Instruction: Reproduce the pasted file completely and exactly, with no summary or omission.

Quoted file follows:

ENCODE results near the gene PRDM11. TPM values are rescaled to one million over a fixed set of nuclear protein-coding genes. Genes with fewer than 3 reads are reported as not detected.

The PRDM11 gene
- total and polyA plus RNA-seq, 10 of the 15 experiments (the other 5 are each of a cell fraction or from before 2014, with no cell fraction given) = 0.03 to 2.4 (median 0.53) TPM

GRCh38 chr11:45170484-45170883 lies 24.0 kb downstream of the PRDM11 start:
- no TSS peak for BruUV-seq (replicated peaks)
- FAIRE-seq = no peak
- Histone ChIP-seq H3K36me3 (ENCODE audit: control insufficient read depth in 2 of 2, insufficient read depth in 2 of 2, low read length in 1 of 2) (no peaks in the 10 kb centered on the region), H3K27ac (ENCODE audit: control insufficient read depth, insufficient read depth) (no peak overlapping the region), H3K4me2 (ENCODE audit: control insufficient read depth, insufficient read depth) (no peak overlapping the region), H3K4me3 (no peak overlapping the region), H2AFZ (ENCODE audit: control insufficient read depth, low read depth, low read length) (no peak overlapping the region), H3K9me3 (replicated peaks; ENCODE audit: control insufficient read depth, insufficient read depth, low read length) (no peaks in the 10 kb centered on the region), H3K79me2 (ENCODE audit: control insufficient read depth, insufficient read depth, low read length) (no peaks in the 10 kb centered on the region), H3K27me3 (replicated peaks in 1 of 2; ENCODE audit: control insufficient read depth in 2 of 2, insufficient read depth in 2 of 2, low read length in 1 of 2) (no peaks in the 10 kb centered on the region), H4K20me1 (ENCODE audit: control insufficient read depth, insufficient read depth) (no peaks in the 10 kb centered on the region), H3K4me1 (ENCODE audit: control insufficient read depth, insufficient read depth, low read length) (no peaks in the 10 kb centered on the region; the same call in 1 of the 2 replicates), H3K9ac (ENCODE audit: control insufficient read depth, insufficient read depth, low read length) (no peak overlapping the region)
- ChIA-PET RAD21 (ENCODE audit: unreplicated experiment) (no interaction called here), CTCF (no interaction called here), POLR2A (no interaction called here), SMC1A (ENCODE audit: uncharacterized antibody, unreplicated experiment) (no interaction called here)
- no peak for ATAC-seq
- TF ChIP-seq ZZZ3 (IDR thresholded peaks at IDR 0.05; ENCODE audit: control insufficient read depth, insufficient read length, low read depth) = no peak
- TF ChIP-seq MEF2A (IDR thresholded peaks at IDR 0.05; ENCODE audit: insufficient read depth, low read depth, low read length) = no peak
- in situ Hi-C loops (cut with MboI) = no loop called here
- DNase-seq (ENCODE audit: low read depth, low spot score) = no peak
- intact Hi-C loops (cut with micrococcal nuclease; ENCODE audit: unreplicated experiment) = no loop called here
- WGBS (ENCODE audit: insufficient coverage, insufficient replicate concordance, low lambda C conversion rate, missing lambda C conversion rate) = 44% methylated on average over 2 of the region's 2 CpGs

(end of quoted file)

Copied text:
ENCODE results near the gene PRDM11. TPM values are rescaled to one million over a fixed set of nuclear protein-coding genes. Genes with fewer than 3 reads are reported as not detected.

The PRDM11 gene
- total and polyA plus RNA-seq, 10 of the 15 experiments (the other 5 are each of a cell fraction or from before 2014, with no cell fraction given) = 0.03 to 2.4 (median 0.53) TPM

GRCh38 chr11:45170484-45170883 lies 24.0 kb downstream of the PRDM11 start:
- no TSS peak for BruUV-seq (replicated peaks)
- FAIRE-seq = no peak
- Histone ChIP-seq H3K36me3 (ENCODE audit: control insufficient read depth in 2 of 2, insufficient read depth in 2 of 2, low read length in 1 of 2) (no peaks in the 10 kb centered on the region), H3K27ac (ENCODE audit: control insufficient read depth, insufficient read depth) (no peak overlapping the region), H3K4me2 (ENCODE audit: control insufficient read depth, insufficient read depth) (no peak overlapping the region), H3K4me3 (no peak overlapping the region), H2AFZ (ENCODE audit: control insufficient read depth, low read depth, low read length) (no peak overlapping the region), H3K9me3 (replicated peaks; ENCODE audit: control insufficient read depth, insufficient read depth, low read length) (no peaks in the 10 kb centered on the region), H3K79me2 (ENCODE audit: control insufficient read depth, insufficient read depth, low read length) (no peaks in the 10 kb centered on the region), H3K27me3 (replicated peaks in 1 of 2; ENCODE audit: control insufficient read depth in 2 of 2, insufficient read depth in 2 of 2, low read length in 1 of 2) (no peaks in the 10 kb centered on the region), H4K20me1 (ENCODE audit: control insufficient read depth, insufficient read depth) (no peaks in the 10 kb centered on the region), H3K4me1 (ENCODE audit: control insufficient read depth, insufficient read depth, low read length) (no peaks in the 10 kb centered on the region; the same call in 1 of the 2 replicates), H3K9ac (ENCODE audit: control insufficient read depth, insufficient read depth, low read length) (no peak overlapping the region)
- ChIA-PET RAD21 (ENCODE audit: unreplicated experiment) (no interaction called here), CTCF (no interaction called here), POLR2A (no interaction called here), SMC1A (ENCODE audit: uncharacterized antibody, unreplicated experiment) (no interaction called here)
- no peak for ATAC-seq
- TF ChIP-seq ZZZ3 (IDR thresholded peaks at IDR 0.05; ENCODE audit: control insufficient read depth, insufficient read length, low read depth) = no peak
- TF ChIP-seq MEF2A (IDR thresholded peaks at IDR 0.05; ENCODE audit: insufficient read depth, low read depth, low read length) = no peak
- in situ Hi-C loops (cut with MboI) = no loop called here
- DNase-seq (ENCODE audit: low read depth, low spot score) = no peak
- intact Hi-C loops (cut with micrococcal nuclease; ENCODE audit: unreplicated experiment) = no loop called here
- WGBS (ENCODE audit: insufficient coverage, insufficient replicate concordance, low lambda C conversion rate, missing lambda C conversion rate) = 44% methylated on average over 2 of the region's 2 CpGs